With Easter and Earth Day falling within a month of each other each year, why not channel your family's energy into the creation of “upcycled” Easter crafts?
Upcycling refers to finding fresh uses for old things in ways that increase the value of the items. The victory is when you create instead of consume. Once you upcycle your Easter, your kids will not only learn an important lesson that will last a lifetime, they will likely start begging for more opportunities to re-imagine everyday items that would otherwise be discarded.
So what are you waiting for? Celebrate Easter and Earth Day at the same time every year. Here are five ideas to get your started:
“Welcome Spring” Banner. Using Pinking shears cut 18 banner-shaped triangles from leftover newspaper. Place whatever leftover garden twine, string or thin ribbon, you have on hand across the length of a table. Starting at one end, fold the widest end of each triangle over the string and glue with a glue stick. Outline letters to spell “Welcome Spring,” leaving a banner blank in between words. Let the kids color letters in with thick black markers. You have a couple of extra triangles on hand in case of errors. Hang your banner where it can be viewed prominently until summer arrives, then fold flat and put it away for next year.
Colorful Candleholders. Collect recyclable wide-mouth jars of all shapes and sizes. Run your glass jars through the dishwasher, removing any labels and tags first. Then gather up whatever colorful leftover tissue paper you have and tear it into half-inch squares. Using Mod Podge or white glue that has been diluted to half strength with water, coat the jar with a thin layer of glue, then add a colorful layer of overlapping tissue pieces as you go. When the jar is covered, go over the tissue layer once more with a thin coat of glue. When completely dry, add a tea light to each lantern and arrange them on the mantle or in the center of your dining table for the night before Easter.
Bookish Eggs. It’s time for some of those plastic Easter eggs that have been piling up over the years to get a literary makeover. When a favorite volume is damaged by rain or a spill, you might be tempted to throw it out. But next time, try drying the book by hanging it open and then cut out any clean pages with a cutting knife. Cut each page into a strip, just a bit wider than the egg and long enough to go all the way around. Paint the middle of the egg with Mod Podge and roll into a tube around egg. Let dry while you move on to the next egg. Then come back around and make straight cuts into the paper from each end of the egg, so the pieces will smooth flat onto the tapered ends with more Mod Podge. Let dry and voila, your children will remember their favorite books each year!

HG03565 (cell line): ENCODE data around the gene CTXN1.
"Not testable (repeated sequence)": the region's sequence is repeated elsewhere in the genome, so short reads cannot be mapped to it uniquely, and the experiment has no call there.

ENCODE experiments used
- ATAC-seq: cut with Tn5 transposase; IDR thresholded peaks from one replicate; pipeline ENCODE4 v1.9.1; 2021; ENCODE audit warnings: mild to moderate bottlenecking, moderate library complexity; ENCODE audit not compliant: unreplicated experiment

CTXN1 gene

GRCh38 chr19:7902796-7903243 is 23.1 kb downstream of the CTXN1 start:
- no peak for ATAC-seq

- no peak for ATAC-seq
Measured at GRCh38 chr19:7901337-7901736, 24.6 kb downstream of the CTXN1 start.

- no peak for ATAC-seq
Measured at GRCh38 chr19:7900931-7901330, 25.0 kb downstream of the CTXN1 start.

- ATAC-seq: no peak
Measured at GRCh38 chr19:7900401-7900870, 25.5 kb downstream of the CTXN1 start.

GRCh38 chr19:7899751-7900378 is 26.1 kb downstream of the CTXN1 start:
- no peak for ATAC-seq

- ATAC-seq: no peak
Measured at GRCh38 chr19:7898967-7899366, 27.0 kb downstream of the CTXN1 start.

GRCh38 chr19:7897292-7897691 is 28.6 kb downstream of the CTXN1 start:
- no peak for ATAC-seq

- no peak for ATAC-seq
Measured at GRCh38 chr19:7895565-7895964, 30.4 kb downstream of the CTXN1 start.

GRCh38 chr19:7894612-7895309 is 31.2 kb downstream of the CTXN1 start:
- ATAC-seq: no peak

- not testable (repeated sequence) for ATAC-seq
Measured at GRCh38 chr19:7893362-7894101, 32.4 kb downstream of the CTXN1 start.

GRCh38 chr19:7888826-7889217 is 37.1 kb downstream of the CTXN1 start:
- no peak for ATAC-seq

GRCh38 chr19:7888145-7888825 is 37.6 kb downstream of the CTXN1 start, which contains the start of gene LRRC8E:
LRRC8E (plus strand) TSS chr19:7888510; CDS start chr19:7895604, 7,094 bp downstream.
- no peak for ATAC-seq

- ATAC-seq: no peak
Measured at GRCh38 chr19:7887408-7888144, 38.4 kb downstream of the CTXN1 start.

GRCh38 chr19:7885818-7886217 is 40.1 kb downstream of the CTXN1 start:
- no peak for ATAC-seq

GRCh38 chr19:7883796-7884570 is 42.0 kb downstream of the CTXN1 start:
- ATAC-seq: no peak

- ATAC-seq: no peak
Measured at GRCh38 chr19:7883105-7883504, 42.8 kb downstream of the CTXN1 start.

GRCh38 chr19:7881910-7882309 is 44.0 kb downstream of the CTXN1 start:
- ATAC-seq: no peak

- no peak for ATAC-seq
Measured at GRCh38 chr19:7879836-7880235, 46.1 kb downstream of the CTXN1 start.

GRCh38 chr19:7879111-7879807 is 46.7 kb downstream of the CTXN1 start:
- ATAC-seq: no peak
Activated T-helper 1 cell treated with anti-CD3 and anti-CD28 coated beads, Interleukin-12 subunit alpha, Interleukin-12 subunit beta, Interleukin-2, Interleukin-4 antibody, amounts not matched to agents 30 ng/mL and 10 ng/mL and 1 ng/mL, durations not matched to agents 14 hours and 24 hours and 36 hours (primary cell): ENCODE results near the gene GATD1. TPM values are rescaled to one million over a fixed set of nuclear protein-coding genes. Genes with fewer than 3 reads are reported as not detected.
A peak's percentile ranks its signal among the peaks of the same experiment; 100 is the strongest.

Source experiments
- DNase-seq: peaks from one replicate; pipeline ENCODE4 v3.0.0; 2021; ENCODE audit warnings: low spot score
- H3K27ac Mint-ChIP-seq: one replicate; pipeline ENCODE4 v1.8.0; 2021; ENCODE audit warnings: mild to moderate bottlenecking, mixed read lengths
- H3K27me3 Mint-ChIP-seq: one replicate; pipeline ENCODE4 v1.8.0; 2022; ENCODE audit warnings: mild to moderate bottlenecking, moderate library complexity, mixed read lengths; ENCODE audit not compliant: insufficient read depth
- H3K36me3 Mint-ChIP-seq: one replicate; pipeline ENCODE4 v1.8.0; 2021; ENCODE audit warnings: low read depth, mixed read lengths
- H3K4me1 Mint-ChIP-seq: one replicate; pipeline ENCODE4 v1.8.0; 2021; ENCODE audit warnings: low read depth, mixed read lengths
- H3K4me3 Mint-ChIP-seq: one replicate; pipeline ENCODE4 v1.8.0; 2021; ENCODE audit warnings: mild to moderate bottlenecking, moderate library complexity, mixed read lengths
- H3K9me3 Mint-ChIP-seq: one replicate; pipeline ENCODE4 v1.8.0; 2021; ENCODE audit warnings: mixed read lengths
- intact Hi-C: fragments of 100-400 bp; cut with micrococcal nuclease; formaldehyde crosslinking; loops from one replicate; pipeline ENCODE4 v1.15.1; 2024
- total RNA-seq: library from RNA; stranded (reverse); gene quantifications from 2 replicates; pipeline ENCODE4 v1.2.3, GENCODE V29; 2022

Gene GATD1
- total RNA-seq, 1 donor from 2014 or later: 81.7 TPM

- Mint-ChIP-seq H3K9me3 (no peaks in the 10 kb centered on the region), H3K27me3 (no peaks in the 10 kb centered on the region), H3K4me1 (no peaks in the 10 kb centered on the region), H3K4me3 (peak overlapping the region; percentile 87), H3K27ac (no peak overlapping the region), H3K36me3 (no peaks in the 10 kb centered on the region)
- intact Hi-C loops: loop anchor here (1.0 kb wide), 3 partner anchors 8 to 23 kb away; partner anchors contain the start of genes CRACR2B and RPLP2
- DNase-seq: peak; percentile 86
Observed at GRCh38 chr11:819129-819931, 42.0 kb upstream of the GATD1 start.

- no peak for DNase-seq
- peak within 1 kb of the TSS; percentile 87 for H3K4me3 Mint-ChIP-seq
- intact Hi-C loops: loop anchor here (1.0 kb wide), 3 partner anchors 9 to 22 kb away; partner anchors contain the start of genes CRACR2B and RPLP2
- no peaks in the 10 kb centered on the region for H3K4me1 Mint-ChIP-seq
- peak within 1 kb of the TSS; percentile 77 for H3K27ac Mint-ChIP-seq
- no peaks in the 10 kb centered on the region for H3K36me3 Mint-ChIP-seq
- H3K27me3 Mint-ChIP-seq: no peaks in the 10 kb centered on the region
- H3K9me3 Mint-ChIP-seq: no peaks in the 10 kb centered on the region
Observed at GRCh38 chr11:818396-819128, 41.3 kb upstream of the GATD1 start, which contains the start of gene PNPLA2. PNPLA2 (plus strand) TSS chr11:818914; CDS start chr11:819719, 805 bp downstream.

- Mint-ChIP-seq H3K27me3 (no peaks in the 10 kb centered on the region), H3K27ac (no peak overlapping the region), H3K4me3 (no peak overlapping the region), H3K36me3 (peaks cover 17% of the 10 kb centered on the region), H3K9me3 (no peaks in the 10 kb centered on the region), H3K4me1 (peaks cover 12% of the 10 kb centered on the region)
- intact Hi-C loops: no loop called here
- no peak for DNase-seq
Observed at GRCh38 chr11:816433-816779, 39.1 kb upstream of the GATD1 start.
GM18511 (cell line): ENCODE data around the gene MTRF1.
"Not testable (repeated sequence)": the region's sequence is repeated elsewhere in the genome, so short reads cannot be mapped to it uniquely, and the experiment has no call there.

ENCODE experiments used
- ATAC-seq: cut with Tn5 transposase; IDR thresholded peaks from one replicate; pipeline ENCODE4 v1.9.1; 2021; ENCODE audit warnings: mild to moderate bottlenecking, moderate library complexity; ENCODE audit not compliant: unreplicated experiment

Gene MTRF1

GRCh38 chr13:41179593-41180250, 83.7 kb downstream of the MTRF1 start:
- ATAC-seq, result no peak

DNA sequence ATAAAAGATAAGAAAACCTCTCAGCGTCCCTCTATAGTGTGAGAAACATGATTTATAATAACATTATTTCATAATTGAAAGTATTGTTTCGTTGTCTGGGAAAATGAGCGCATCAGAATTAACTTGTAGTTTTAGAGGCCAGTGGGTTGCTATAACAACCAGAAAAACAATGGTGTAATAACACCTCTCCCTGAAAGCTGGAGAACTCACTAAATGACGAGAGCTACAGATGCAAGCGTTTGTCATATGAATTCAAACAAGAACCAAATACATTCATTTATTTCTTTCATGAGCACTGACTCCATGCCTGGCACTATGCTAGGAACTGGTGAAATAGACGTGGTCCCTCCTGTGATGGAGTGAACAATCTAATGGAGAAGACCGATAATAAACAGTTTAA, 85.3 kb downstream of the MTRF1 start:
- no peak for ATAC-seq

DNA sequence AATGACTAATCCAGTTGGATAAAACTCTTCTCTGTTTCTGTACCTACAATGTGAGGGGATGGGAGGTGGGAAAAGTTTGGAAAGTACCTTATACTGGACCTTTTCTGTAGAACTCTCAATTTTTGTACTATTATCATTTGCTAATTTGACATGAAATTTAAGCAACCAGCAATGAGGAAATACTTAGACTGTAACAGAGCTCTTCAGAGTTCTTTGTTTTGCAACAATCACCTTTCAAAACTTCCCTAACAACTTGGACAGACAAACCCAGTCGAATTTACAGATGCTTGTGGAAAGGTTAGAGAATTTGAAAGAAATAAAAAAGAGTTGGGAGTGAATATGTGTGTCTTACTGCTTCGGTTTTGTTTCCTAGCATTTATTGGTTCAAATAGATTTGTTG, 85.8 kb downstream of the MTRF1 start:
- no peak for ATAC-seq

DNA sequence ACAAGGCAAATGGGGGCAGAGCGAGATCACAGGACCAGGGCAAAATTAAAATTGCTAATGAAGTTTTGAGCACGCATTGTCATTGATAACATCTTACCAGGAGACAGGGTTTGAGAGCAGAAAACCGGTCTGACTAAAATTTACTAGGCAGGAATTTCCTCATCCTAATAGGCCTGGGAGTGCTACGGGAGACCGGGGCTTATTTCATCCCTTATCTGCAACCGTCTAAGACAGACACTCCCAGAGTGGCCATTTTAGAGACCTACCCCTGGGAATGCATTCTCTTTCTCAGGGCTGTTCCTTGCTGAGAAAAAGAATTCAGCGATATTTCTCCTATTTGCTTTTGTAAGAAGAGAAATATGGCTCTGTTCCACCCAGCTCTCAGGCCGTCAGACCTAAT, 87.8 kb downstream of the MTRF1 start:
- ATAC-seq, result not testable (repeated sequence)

Tiny Toy Wreath. This playful wreath is a perfect way to create a new home for tiny plastic toys after a hearty round of spring cleaning. And who doesn’t have a plethora of tiny plastic toys that collect over time? Start with a wire wreath shape and wrap it in a long strip of old fabric using a hot glue gun to secure fabric to frame. Have kids help with the selection and sorting of tiny toys and designate one person in charge of gluing toys to the wreath. Let dry, then hang. Create one shared family wreath or create a tiny toy wreath for each child’s room.
Terrarium Garden Starters. Why should the turtles have all the fun? Use an old fish tank or an old glass-baking dish (from home or the local thrift store) lined with one inch of gravel and two inches of lightweight potting soil. Cut up leftover cardboard egg cartons you have saved, and push them down into the soil and fill to just barely covered with soil. Plant seed starters for the flower or veggie garden in the egg “pots.” They can be pulled out after they sprout and replanted outdoors. Decorate your terrarium with cut patches of moss or grass from outdoors. Send children out to gather bark and sticks. Then let your child finish the look with rocks, shells, and old toys. Place your terrarium in bright but indirect light and keep well misted with water from a spray bottle until seeds spout.
Christina Katz never gets tired of making a fresh start every spring in fun and creative ways. Her latest book, The Writer’s Workout, offers a full year of tips starting in spring.